Food In Less Space – Growing Tips and Tricks

Last Updated on April 16, 2024 by Real Men Sow

So how do you grow food in less space? Although it may seem tempting to simply cram plants wherever they will fit in your garden, this is a bad idea and is likely to result in lower yields. And although you might be able to fit more plants into your garden, it won’t necessarily produce more food. Plants that are too close together will fight for nutrients and root space.

To produce more food from your garden, the best thing is to give each plant the right environment to thrive. It can be difficult to fit everything in your garden the traditional way if you want to make sure there is enough space between your plants. There are many things you can do to make your garden more functional and provide more food for more plants. You can fit more food and plants into your garden, but not all of them.

Be Wise When Choosing Plants

First, grow only what your family loves to eat. Next, find crops that thrive in your local area. Make sure you are familiar with the microclimate and your garden zone before choosing crops that will grow well in your area.

If you are looking for plants you enjoy eating and that grow well in your local area, be sure to select varieties that require less space and/or produce more food per plant. Some things are just not worth growing. They take up too much space and produce less food. When it comes to choosing what plants to grow in your garden, and how to best utilize your space, make wise decisions.

Companion Planting

Companion planting can be a great way to increase your gardening space without compromising the health and space requirements of your plants. This is a way to plant crops next to each other in order to benefit from their growth. They can also help add nutrients to the soil which will benefit other plants. Other plants will repel pests and attract beneficial insects such as bees. Some companion plants will shade you or provide wind protection. Others can even make your crops taste better as basil is planted close to tomatoes.

Sample of Companion Plants 

Brassicas and Legumes

Legumes can be described as beans and peas. They are able to fix nitrogen in the soil and make it bioavailable to other plants. This makes them an excellent companion plant for many plants. They are excellent companions for any member of the brassica family (broccoli and cauliflower, cabbage, Brussels sprouts etc.). Brassicas are heavy feeders of nitrogen.

Brassicas and Alliums

Brassicas (broccoli/kale/cauliflower, cabbage, Brussels sprouts), do well when grown with allium crops (onions/garlic, shallots/leeks, etc.). Alliums are believed to repel pests and enhance the taste of brassicas. It is best to avoid planting alliums alongside legumes, as they don’t get along well.

Basil and Tomatoes

Basil is believed to repel pests from tomato plants such as whiteflies and tomato hornworms. People believe they to enhance the flavour of tomatoes grown on nearby plants. I can’t confirm this, but tomatoes and basil are grown together in our garden and both have amazing flavours.

Beans, Squash, and Corn

This is the “Three Sisters’ planting method. The corn grows up, giving something for the pole bean to climb up; the nitrogen-fixing pole beans fertilize the soil; and the squash grows beneath, providing shade and keeping the soil cool and moist.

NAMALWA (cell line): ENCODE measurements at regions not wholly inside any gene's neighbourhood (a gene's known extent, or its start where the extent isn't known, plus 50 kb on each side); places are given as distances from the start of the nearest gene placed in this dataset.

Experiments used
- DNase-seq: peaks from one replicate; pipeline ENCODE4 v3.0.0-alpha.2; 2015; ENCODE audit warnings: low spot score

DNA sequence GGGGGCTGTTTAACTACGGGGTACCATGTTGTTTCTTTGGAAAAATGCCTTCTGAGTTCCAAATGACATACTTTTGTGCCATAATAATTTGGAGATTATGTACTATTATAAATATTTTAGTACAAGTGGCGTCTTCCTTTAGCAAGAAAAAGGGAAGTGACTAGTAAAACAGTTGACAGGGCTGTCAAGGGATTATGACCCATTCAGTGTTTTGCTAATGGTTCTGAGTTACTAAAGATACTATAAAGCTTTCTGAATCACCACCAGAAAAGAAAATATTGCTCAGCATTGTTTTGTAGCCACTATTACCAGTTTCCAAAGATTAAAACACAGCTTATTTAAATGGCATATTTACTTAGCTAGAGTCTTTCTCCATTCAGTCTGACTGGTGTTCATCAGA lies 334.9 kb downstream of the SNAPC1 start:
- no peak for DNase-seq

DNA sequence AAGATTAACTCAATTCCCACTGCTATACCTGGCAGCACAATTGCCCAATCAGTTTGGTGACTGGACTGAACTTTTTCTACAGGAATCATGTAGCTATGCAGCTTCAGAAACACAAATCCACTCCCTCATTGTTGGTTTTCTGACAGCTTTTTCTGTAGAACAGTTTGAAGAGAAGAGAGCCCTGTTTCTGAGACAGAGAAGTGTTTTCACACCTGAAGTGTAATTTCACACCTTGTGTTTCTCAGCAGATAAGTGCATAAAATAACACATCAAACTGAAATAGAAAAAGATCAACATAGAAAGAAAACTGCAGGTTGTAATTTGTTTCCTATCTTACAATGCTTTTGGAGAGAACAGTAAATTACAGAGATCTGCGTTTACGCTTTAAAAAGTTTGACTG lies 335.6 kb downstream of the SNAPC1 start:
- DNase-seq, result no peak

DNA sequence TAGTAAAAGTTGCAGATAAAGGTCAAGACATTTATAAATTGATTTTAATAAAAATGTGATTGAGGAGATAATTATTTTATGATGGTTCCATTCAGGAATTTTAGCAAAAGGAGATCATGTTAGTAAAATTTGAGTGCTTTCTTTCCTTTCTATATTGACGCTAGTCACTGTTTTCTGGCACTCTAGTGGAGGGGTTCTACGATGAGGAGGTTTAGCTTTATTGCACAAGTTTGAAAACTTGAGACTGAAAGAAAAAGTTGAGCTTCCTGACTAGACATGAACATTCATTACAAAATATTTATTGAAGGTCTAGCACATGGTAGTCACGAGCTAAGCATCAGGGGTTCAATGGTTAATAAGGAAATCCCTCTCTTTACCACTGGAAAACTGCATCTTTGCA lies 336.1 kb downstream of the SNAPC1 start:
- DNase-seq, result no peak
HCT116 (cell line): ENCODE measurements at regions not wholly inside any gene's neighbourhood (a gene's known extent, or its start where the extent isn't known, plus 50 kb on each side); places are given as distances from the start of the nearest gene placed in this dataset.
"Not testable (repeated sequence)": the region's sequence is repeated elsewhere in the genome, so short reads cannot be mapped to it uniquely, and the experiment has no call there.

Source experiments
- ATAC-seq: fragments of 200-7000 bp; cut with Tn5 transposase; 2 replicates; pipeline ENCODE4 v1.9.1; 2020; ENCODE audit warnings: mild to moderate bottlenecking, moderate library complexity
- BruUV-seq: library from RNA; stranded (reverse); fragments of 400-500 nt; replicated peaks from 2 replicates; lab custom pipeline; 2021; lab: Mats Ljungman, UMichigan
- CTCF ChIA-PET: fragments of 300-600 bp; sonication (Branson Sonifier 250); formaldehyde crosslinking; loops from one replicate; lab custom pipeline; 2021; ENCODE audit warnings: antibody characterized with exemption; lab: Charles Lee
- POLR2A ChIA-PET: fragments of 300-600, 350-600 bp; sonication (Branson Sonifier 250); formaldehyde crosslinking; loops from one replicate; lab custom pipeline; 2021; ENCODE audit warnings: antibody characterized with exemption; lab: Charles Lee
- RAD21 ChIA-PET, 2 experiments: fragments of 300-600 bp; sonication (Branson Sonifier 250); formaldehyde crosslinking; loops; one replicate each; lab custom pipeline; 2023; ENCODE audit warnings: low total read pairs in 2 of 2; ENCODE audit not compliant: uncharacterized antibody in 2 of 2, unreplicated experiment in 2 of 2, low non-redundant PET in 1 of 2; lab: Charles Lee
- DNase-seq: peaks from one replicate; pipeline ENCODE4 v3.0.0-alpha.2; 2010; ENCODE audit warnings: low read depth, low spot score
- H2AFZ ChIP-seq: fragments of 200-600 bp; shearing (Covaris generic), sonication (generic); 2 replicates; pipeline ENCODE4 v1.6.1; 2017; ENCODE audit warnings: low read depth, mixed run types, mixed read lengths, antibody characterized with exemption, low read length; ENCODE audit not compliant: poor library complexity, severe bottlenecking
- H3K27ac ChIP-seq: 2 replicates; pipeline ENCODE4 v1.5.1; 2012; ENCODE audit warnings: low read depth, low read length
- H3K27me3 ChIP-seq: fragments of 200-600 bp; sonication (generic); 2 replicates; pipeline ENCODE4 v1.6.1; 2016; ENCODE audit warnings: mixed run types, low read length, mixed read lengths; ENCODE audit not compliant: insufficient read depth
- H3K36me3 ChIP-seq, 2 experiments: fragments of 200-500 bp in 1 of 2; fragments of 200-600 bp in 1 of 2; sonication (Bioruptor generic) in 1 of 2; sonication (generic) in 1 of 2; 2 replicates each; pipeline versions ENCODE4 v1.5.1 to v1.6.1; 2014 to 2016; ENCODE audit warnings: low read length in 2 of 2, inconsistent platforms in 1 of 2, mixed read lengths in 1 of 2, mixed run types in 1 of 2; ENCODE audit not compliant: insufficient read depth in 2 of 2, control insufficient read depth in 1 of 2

Instead of planting two crops at once and benefiting each other, interplanting involves planting a fast-growing crop in between a slower-growing crop to produce multiple crops and harvests from the same area.

You could, for example, grow radishes between rows of carrots. There will be a faster growth rate for the radishes than the carrots so when you harvest them, they will allow your carrots to grow in more space. You can also grow lettuce with onions. You can either harvest the lettuce quickly or transplant it to fill the gaps. This was what we did last year, and it worked well.

Succession Planting

Succession planting is another way to harvest multiple crops from the same area. This means you plant a new crop immediately after the previous one is harvested. Some crops, such as peas and garlic, grow fast or can be harvested earlier than others. You can plant new crops by removing these crops from the ground.

A fall garden can be planted in place of summer annuals. Make sure you start your fall crops well in advance so they are ready for planting as soon as the summer crops are finished.

Growing on a Vertical Garden

Not all crops can be grown vertically. This is why it is important to choose the right crops and make sure that you have the right equipment to trellis and grow them vertically. Good vertical crops include pole beans and peas (English and sugar snap peas), winter squash and pumpkins as well as melons and indeterminate tomato varieties. Each crop will require a trellis, and each one will be different.

Crops to Grow on a Vertical Garden

Beans and Peas

The easiest crops for vertical growth because they will latch onto any trellis that you give them. Peas prefer chicken-wire or cattle panel fencing. We like to grow peas along our garden fence because they climb up and grab with their little tendrils.


They can climb fairly easily but may require some help to get started. Although they took a little longer to grow, our fresh-eating cucumbers did remarkably well and occupied only one square foot.

Melons, Squash, and Pumpkins 

They require a bit more assistance when trellising. You may have to weave some vines up a fence or hoop trellis, or even an arbor. As they grow, they can become quite heavy and large. You might also need to support them. To support squash and melons, you can use old nylons (or pantyhose), by tying them to your trellis. They act as little hammocks for each fruit.